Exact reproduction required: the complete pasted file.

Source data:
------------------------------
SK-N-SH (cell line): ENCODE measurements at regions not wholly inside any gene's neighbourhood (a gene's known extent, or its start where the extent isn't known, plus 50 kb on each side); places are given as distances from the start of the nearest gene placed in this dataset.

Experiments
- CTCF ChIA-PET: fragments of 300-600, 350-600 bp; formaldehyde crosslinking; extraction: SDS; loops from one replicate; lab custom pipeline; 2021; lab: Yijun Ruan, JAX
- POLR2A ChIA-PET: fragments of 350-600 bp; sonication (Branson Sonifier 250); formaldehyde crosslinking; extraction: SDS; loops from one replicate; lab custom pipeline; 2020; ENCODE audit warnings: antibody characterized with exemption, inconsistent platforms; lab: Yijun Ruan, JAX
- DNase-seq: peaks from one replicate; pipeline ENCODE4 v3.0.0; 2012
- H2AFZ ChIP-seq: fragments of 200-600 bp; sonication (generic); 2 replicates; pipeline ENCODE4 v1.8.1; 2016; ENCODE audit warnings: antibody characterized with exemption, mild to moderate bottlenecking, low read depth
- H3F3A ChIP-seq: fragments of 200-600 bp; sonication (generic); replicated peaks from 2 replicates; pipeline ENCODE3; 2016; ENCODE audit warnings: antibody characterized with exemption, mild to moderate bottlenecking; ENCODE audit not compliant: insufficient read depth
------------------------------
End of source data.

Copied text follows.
SK-N-SH (cell line): ENCODE measurements at regions not wholly inside any gene's neighbourhood (a gene's known extent, or its start where the extent isn't known, plus 50 kb on each side); places are given as distances from the start of the nearest gene placed in this dataset.

Experiments
- CTCF ChIA-PET: fragments of 300-600, 350-600 bp; formaldehyde crosslinking; extraction: SDS; loops from one replicate; lab custom pipeline; 2021; lab: Yijun Ruan, JAX
- POLR2A ChIA-PET: fragments of 350-600 bp; sonication (Branson Sonifier 250); formaldehyde crosslinking; extraction: SDS; loops from one replicate; lab custom pipeline; 2020; ENCODE audit warnings: antibody characterized with exemption, inconsistent platforms; lab: Yijun Ruan, JAX
- DNase-seq: peaks from one replicate; pipeline ENCODE4 v3.0.0; 2012
- H2AFZ ChIP-seq: fragments of 200-600 bp; sonication (generic); 2 replicates; pipeline ENCODE4 v1.8.1; 2016; ENCODE audit warnings: antibody characterized with exemption, mild to moderate bottlenecking, low read depth
- H3F3A ChIP-seq: fragments of 200-600 bp; sonication (generic); replicated peaks from 2 replicates; pipeline ENCODE3; 2016; ENCODE audit warnings: antibody characterized with exemption, mild to moderate bottlenecking; ENCODE audit not compliant: insufficient read depth